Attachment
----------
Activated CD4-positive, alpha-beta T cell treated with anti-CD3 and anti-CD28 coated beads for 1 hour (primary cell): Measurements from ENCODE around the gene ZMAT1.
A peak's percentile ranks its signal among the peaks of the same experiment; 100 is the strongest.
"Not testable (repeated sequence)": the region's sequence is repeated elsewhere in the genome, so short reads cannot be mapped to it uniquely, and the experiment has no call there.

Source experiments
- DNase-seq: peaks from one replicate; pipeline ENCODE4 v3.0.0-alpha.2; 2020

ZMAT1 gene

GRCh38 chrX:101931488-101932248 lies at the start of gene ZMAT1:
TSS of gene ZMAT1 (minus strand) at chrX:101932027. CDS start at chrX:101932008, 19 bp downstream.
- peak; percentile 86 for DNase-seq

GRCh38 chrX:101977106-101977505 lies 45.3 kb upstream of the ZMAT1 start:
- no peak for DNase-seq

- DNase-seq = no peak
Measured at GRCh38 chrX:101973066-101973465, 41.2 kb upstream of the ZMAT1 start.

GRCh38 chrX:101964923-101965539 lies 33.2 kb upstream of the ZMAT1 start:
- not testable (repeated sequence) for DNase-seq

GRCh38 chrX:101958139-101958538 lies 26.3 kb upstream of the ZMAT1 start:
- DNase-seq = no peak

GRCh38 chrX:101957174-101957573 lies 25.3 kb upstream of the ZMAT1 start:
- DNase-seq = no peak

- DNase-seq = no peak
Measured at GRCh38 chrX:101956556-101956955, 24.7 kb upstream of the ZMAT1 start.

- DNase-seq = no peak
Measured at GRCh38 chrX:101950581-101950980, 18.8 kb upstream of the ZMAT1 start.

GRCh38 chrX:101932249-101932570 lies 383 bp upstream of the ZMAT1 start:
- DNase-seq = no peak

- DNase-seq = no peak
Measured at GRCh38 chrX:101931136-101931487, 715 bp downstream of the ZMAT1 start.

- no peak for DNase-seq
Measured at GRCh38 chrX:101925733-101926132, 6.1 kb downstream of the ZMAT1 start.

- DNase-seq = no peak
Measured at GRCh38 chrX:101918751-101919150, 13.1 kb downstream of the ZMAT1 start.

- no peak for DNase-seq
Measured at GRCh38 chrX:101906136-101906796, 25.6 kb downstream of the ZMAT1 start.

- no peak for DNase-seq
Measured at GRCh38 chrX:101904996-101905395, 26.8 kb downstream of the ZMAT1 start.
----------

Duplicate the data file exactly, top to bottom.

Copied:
Activated CD4-positive, alpha-beta T cell treated with anti-CD3 and anti-CD28 coated beads for 1 hour (primary cell): Measurements from ENCODE around the gene ZMAT1.
A peak's percentile ranks its signal among the peaks of the same experiment; 100 is the strongest.
"Not testable (repeated sequence)": the region's sequence is repeated elsewhere in the genome, so short reads cannot be mapped to it uniquely, and the experiment has no call there.

Source experiments
- DNase-seq: peaks from one replicate; pipeline ENCODE4 v3.0.0-alpha.2; 2020

ZMAT1 gene

GRCh38 chrX:101931488-101932248 lies at the start of gene ZMAT1:
TSS of gene ZMAT1 (minus strand) at chrX:101932027. CDS start at chrX:101932008, 19 bp downstream.
- peak; percentile 86 for DNase-seq

GRCh38 chrX:101977106-101977505 lies 45.3 kb upstream of the ZMAT1 start:
- no peak for DNase-seq

- DNase-seq = no peak
Measured at GRCh38 chrX:101973066-101973465, 41.2 kb upstream of the ZMAT1 start.

GRCh38 chrX:101964923-101965539 lies 33.2 kb upstream of the ZMAT1 start:
- not testable (repeated sequence) for DNase-seq

GRCh38 chrX:101958139-101958538 lies 26.3 kb upstream of the ZMAT1 start:
- DNase-seq = no peak

GRCh38 chrX:101957174-101957573 lies 25.3 kb upstream of the ZMAT1 start:
- DNase-seq = no peak

- DNase-seq = no peak
Measured at GRCh38 chrX:101956556-101956955, 24.7 kb upstream of the ZMAT1 start.

- DNase-seq = no peak
Measured at GRCh38 chrX:101950581-101950980, 18.8 kb upstream of the ZMAT1 start.

GRCh38 chrX:101932249-101932570 lies 383 bp upstream of the ZMAT1 start:
- DNase-seq = no peak

- DNase-seq = no peak
Measured at GRCh38 chrX:101931136-101931487, 715 bp downstream of the ZMAT1 start.

- no peak for DNase-seq
Measured at GRCh38 chrX:101925733-101926132, 6.1 kb downstream of the ZMAT1 start.

- DNase-seq = no peak
Measured at GRCh38 chrX:101918751-101919150, 13.1 kb downstream of the ZMAT1 start.

- no peak for DNase-seq
Measured at GRCh38 chrX:101906136-101906796, 25.6 kb downstream of the ZMAT1 start.

- no peak for DNase-seq
Measured at GRCh38 chrX:101904996-101905395, 26.8 kb downstream of the ZMAT1 start.